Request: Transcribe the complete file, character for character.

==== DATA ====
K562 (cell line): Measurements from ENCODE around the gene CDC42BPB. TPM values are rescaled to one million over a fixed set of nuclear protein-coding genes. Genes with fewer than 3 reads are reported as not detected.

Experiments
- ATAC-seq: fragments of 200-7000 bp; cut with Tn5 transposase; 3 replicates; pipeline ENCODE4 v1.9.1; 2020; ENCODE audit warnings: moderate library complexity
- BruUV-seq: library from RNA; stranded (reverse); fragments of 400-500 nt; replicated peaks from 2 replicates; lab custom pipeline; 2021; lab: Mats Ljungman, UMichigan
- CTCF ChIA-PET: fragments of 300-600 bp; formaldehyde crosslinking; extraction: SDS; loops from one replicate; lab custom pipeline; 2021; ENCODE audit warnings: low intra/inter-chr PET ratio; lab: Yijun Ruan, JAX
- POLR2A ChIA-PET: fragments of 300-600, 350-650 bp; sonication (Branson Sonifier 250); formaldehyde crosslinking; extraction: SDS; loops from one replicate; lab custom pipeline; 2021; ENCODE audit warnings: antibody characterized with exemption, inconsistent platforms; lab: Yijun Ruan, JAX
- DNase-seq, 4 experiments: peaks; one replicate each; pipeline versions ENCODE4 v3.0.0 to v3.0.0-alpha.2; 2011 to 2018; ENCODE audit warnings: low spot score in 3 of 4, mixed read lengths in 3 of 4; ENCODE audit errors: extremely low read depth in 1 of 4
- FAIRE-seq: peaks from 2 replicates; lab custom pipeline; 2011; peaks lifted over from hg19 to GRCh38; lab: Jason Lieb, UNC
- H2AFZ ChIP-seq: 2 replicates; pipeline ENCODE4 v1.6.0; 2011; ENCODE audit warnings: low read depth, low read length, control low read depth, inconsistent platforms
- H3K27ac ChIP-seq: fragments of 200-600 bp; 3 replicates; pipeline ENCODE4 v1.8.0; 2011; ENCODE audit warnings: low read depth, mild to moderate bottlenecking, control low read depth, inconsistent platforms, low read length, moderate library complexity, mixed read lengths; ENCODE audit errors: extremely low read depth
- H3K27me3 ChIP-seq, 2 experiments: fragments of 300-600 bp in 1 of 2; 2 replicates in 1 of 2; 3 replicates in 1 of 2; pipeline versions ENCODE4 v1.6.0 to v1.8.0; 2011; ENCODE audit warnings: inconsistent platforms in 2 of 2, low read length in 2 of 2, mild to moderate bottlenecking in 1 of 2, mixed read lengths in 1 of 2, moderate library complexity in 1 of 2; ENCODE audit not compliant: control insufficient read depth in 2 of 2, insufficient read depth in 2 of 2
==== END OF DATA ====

K562 (cell line): Measurements from ENCODE around the gene CDC42BPB. TPM values are rescaled to one million over a fixed set of nuclear protein-coding genes. Genes with fewer than 3 reads are reported as not detected.

Experiments
- ATAC-seq: fragments of 200-7000 bp; cut with Tn5 transposase; 3 replicates; pipeline ENCODE4 v1.9.1; 2020; ENCODE audit warnings: moderate library complexity
- BruUV-seq: library from RNA; stranded (reverse); fragments of 400-500 nt; replicated peaks from 2 replicates; lab custom pipeline; 2021; lab: Mats Ljungman, UMichigan
- CTCF ChIA-PET: fragments of 300-600 bp; formaldehyde crosslinking; extraction: SDS; loops from one replicate; lab custom pipeline; 2021; ENCODE audit warnings: low intra/inter-chr PET ratio; lab: Yijun Ruan, JAX
- POLR2A ChIA-PET: fragments of 300-600, 350-650 bp; sonication (Branson Sonifier 250); formaldehyde crosslinking; extraction: SDS; loops from one replicate; lab custom pipeline; 2021; ENCODE audit warnings: antibody characterized with exemption, inconsistent platforms; lab: Yijun Ruan, JAX
- DNase-seq, 4 experiments: peaks; one replicate each; pipeline versions ENCODE4 v3.0.0 to v3.0.0-alpha.2; 2011 to 2018; ENCODE audit warnings: low spot score in 3 of 4, mixed read lengths in 3 of 4; ENCODE audit errors: extremely low read depth in 1 of 4
- FAIRE-seq: peaks from 2 replicates; lab custom pipeline; 2011; peaks lifted over from hg19 to GRCh38; lab: Jason Lieb, UNC
- H2AFZ ChIP-seq: 2 replicates; pipeline ENCODE4 v1.6.0; 2011; ENCODE audit warnings: low read depth, low read length, control low read depth, inconsistent platforms
- H3K27ac ChIP-seq: fragments of 200-600 bp; 3 replicates; pipeline ENCODE4 v1.8.0; 2011; ENCODE audit warnings: low read depth, mild to moderate bottlenecking, control low read depth, inconsistent platforms, low read length, moderate library complexity, mixed read lengths; ENCODE audit errors: extremely low read depth
- H3K27me3 ChIP-seq, 2 experiments: fragments of 300-600 bp in 1 of 2; 2 replicates in 1 of 2; 3 replicates in 1 of 2; pipeline versions ENCODE4 v1.6.0 to v1.8.0; 2011; ENCODE audit warnings: inconsistent platforms in 2 of 2, low read length in 2 of 2, mild to moderate bottlenecking in 1 of 2, mixed read lengths in 1 of 2, moderate library complexity in 1 of 2; ENCODE audit not compliant: control insufficient read depth in 2 of 2, insufficient read depth in 2 of 2